Item description for Lights of Madness: In Searchof Joan of Arc by Preston Russell...
Joan of Arc's legend has been embraced by diverse worldly ideologies, all competing for her meaning---icon, lunatic, early feminist, possibly a man? In this book Joan of Arc's trials and imagery are traced through the centuries, leading to modern scientific research to explain what is considered, or dismissed, as miraculous. Preston Russell examines the three trials of Joan; Joan's transformation in history and literature; and, as a physician, the evolution of insanity from antiquity to current brain research, presently probing the origins of consciousness to higher sources---opening up avenues that a few decades ago would have been dismissed as scientific madness. Does God speak to individuals directly? Are some human beings born with such a keen intuitive power that they can communicate with supernatural beings? Does God use otherwise ordinary people as the conduits for his miracles? And can science provide an answer to mankind's eternal search for God? Through Joan of Arc, Preston Russell provides a startling conclusion, achieving a reconciliation of science and religion, uniting the physical and the metaphysical.
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Est. Packaging Dimensions: Length: 8.9" Width: 6.2" Height: 1.1" Weight: 1.2 lbs.
Release Date Nov 11, 2005
Publisher Frederic C. Beil
ISBN 1929490240 ISBN13 9781929490240
Availability 0 units.
More About Preston Russell
Preston Russell is a graduate of Tulane University and Vanderbilt Medical School. He also is the coauthor of Savannah: A History of Her People Since 1733. He and his wife live in Savannah.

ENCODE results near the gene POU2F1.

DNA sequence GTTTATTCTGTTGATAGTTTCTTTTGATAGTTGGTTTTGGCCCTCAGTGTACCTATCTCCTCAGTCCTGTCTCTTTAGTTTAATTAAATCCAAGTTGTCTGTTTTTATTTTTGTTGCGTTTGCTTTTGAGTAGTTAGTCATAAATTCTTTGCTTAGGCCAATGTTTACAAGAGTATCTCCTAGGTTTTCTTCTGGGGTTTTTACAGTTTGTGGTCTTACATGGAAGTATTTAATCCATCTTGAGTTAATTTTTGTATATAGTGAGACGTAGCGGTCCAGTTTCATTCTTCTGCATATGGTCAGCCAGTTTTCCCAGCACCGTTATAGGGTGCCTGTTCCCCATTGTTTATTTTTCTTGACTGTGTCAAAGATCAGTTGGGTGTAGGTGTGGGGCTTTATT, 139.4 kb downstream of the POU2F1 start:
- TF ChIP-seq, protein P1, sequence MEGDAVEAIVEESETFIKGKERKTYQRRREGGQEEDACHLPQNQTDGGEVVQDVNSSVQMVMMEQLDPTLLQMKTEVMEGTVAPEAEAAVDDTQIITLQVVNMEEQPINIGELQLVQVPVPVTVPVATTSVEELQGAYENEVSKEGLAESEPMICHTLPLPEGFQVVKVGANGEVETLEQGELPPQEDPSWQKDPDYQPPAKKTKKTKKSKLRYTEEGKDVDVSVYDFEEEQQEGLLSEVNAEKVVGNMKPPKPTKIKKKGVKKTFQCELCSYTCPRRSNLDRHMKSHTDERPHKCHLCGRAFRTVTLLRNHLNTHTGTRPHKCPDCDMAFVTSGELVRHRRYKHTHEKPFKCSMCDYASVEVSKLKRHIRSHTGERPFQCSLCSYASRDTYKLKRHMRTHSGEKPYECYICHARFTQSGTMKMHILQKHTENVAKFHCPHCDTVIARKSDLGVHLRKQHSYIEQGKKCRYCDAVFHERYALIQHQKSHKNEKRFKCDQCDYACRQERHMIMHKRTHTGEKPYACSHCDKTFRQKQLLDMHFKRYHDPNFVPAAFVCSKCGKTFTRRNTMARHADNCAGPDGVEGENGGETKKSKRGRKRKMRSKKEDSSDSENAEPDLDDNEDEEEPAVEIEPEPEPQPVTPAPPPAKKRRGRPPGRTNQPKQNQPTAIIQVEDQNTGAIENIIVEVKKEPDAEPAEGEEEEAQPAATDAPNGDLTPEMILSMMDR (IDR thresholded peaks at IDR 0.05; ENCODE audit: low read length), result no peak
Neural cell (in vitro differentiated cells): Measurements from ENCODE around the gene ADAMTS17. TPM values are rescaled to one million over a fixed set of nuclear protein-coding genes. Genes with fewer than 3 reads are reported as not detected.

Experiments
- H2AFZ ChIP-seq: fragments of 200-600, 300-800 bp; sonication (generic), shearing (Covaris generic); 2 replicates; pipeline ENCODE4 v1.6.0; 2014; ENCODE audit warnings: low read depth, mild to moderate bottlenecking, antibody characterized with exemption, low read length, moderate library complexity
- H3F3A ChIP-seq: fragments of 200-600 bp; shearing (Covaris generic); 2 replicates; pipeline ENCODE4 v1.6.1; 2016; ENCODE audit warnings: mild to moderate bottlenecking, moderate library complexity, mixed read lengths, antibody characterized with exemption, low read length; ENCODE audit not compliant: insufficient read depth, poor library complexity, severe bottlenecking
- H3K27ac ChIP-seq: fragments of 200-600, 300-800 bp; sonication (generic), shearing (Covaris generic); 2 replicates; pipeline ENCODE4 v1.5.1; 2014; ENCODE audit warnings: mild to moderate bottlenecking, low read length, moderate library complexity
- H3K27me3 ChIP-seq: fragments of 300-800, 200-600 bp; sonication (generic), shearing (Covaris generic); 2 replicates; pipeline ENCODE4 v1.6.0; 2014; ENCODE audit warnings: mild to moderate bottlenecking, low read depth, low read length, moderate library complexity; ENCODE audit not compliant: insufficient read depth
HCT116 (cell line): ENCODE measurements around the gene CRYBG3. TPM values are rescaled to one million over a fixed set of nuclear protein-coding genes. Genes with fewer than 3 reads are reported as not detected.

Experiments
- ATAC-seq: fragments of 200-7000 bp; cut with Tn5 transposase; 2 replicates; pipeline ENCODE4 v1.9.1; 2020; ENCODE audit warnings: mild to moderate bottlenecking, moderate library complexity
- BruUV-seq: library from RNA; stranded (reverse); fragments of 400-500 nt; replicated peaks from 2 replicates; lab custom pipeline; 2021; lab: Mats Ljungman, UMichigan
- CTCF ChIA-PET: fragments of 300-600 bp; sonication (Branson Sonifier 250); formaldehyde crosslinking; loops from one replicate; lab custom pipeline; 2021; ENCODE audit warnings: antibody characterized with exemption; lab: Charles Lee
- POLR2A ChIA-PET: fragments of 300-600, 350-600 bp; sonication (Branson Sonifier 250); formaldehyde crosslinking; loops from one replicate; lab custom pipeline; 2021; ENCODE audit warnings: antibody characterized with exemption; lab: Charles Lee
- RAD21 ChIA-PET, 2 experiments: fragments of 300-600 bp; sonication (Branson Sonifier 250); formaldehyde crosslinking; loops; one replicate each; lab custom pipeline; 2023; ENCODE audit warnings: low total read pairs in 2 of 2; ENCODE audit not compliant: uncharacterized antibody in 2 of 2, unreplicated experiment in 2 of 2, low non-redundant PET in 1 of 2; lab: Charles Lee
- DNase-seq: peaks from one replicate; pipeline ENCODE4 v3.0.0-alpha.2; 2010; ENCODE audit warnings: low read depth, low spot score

Reviews - What do customers think about Lights of Madness: In Searchof Joan of Arc?
A far-reaching search for truth Feb 1, 2008
Joan of Arc has been a hero of mine for more than fifty years. Over those years I have read every book on her I could find. Many of these carry with them, naturally enough, the point of view of the author(s). Joan is one of those very rare personalities in history who seem to arrive out of thin air and turn the times on their head. Her short life is one of the most documented of her age, yet for many she remains an enigma. If one accepts the Roman Catholic view, there is a faith-based explanation. Other approaches to come to grips with this all too human teenage woman may reflect a gamut of ideas that cover the entire human experience, from romance to science.
Doctor Russell's thoroughness in exploring the various possibilites take on an intriguing trek. He first recounts Joan's life as it is documented, without dwelling on any certain aspect, such as military. His purpose seems to be "let's agree on what is undisputed" as we begin to search for any non faith-based explanation as to how a previously unknown teenage woman, who had no education, could motivate first a knight, then a baron, then the French prince and most remarkedly, his dismal army and it's commanders. I believe it is a fair statement that without Joan, France as we know it today, would not exist.
Modern researchers have a new arena to debate Joan's behavior, that of medical science. This is where Dr. Russell's work has it's greatest strength. He probes all of the modern theories that medical science has provided yet makes it understanble to the non-medical mind (like mine). I found the book a real page-turner, as if I was on a road to uncover a mystery, which I was. It has opened up some new possibilites I had not really considered. What better success can an author seek other than he made his readers think?
Joan is still a hero of mine. Dr. Russell has not tarnished her memory, but revived it in a modern light. Make sure your personal library contains Dr. Russell's book. Mine does.